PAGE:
By Dejan Kovacevic | Trib Total Media
Morning, Lunatics …
>> One of my favorite qualities to my birth town is that we tend to be pretty shrewd judges of character. We can spot a phony — a Todd Graham type, if you will — with the best of them. And it doesn’t take us long to toss them out on their ears or, at least, to make it onto our don’t-trust-this-guy list.
But man, the bulk of the sporting public has thoroughly blown it in the cases of James Neal and Jason Grilli, at least based on the feedback I get and see elsewhere.
And both in very different ways.
Neal has been suddenly — and stunningly — vilified as some sort of locker room cancer who did even more damage for the Penguins on the ice by acting out like Matt Cooke 2.0. And it’s crazy. Both of them.
Think what you want about Neals’ behavior on the ice. We all see that. What I saw was a player whose effort was almost never questioned, whose production exceeded even the highest expectations set upon his being traded here from Dallas, and whose presence was pretty much demanded on Evgeni Malkin’s line by Malkin himself. The two were — and are — great friends. He had the three suspensions, each of which I criticized and in once case referring to his action as idiotic, but that was over the course of 200-plus games in Pittsburgh. And, in what was something of an oddity, he really didn’t have problems on a nightly basis. Those things would just kind of burst out in some situations, usually when stakes were highest.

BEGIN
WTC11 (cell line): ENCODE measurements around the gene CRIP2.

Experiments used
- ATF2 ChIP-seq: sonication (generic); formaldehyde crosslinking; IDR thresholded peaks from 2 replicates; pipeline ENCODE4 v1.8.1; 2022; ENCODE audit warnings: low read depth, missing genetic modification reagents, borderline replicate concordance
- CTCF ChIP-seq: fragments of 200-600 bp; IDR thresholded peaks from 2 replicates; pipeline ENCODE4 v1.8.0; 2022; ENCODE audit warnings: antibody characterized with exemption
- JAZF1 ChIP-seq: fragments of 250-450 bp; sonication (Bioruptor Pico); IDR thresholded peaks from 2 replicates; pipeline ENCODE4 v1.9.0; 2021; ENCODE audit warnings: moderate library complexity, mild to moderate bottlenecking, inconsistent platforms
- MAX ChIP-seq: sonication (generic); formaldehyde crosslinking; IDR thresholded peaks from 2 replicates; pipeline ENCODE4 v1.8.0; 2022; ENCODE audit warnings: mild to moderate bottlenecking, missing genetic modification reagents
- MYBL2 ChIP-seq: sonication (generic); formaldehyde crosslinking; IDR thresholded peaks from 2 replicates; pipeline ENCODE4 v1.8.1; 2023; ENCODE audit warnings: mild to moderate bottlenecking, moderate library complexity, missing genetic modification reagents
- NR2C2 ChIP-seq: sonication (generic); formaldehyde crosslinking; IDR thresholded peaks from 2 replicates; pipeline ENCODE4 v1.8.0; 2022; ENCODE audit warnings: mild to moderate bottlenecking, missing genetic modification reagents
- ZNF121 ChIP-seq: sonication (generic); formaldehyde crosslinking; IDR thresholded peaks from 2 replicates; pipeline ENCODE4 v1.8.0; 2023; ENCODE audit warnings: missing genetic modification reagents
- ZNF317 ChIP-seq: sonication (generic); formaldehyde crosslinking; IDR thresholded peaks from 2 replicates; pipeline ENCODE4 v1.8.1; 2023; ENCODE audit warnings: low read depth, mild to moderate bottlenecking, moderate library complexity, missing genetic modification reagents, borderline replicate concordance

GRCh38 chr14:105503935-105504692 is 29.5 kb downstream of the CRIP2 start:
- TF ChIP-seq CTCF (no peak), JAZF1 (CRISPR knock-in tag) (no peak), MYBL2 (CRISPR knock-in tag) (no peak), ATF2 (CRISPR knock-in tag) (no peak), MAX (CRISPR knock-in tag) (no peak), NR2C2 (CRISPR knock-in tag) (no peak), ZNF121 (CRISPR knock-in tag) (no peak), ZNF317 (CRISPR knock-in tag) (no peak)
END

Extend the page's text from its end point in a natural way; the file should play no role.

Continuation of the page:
I also saw a player who was so passionate about his work that, after a playoff win in Philly in which he was dominant, he slyly arranged for him and his teammates to skate out for the three-stars announcement, just to further stick to the Flyers and their fans. Visitors almost never participate.
Off the ice, I’m going to speak for no one else, but I do feel compelled to say that Neal was unfailingly professional, courteous and honest with me. In general, he also was — along with Sidney Crosby, Matt Niskanen and a couple others — among the few to show up and answer questions after losses, rather than sticking his teammates with those. Also, I never heard directly from any actual player that he was a problem in the locker room. Most of this is coming out now, quite curiously, from some people who never dealt with him. Stop and think about that for a moment. People in the newly revamped Penguins front office are impugning him. Seriously. And people who never interviewed or dealt with Neal are jumping on board. Double-seriously. It’s ridiculous, and it’s false. Neal would get down in certain situations, but I’ll take guys who care and get ticked off over guys who don’t care.